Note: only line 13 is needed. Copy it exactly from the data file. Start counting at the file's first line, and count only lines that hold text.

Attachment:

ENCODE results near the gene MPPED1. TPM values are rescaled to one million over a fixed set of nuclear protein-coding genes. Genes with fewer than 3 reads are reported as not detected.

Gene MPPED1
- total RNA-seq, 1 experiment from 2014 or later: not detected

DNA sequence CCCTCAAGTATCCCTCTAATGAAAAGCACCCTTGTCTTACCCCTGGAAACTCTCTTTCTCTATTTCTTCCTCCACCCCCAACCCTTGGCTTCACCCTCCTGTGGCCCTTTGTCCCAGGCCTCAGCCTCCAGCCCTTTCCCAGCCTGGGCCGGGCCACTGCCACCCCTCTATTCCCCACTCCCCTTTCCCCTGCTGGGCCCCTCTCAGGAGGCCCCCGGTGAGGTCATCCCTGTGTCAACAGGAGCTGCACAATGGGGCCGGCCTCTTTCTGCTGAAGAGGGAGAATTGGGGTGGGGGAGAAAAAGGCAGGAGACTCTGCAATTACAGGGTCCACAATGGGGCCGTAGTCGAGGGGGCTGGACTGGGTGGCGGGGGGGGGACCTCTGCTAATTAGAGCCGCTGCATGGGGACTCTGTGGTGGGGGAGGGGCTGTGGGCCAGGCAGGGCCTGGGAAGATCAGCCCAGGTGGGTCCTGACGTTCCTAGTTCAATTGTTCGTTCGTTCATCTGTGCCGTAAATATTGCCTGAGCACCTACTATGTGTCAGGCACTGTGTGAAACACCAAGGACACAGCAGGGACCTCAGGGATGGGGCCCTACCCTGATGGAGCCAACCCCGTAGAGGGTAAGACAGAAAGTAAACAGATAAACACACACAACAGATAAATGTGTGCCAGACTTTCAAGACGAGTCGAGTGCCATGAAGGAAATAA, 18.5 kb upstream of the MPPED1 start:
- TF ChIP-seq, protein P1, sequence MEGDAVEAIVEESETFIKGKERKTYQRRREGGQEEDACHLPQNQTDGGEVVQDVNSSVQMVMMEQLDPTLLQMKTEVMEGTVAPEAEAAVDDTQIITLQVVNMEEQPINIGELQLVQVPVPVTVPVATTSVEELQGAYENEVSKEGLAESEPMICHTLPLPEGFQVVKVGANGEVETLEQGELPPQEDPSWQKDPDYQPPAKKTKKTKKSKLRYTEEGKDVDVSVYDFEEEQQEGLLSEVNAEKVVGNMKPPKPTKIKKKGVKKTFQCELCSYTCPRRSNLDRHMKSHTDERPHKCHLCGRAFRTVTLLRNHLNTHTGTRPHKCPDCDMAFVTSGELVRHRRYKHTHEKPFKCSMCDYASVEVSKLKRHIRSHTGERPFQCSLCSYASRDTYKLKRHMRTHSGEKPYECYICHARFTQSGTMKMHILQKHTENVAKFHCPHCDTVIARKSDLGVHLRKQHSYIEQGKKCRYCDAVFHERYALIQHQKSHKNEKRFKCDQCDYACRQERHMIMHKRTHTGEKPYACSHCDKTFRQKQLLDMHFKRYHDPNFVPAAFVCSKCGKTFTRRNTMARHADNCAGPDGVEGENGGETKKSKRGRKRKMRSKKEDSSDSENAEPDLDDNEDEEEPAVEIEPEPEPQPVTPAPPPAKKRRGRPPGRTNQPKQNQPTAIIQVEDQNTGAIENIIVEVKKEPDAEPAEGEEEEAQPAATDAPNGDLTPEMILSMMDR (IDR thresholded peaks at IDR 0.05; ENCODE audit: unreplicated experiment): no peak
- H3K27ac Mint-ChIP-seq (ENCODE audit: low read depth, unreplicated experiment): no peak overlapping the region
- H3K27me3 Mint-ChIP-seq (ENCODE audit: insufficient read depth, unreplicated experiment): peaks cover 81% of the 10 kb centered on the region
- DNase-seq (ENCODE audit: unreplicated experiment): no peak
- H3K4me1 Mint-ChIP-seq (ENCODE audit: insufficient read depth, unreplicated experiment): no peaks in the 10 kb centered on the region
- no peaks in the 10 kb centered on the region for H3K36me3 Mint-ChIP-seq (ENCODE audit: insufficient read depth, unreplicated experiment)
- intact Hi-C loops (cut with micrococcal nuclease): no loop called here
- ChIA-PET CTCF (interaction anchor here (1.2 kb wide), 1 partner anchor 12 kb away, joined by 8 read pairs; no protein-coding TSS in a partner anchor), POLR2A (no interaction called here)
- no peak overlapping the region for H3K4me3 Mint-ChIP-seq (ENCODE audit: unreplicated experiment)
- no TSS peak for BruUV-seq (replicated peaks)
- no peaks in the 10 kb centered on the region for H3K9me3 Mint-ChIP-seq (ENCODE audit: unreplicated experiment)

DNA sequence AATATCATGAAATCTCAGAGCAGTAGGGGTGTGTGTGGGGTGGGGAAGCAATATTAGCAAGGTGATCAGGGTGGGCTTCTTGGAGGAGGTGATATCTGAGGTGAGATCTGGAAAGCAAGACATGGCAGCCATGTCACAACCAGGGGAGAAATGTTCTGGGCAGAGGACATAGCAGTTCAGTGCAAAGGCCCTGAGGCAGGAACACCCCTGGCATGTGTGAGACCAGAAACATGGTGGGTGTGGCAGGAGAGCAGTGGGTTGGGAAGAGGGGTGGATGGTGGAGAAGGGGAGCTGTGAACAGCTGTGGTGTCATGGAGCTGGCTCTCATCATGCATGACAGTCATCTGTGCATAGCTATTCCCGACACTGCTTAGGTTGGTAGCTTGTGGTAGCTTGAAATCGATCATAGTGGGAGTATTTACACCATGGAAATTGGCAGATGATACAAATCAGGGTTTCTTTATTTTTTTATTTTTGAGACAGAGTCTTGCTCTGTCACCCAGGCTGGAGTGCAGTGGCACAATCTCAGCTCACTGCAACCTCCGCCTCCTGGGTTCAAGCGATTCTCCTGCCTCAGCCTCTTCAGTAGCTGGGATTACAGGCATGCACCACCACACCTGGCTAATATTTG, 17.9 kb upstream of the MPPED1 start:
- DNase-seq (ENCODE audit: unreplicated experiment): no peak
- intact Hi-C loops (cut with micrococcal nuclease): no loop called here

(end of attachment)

- no peak overlapping the region for H3K4me3 Mint-ChIP-seq (ENCODE audit: unreplicated experiment)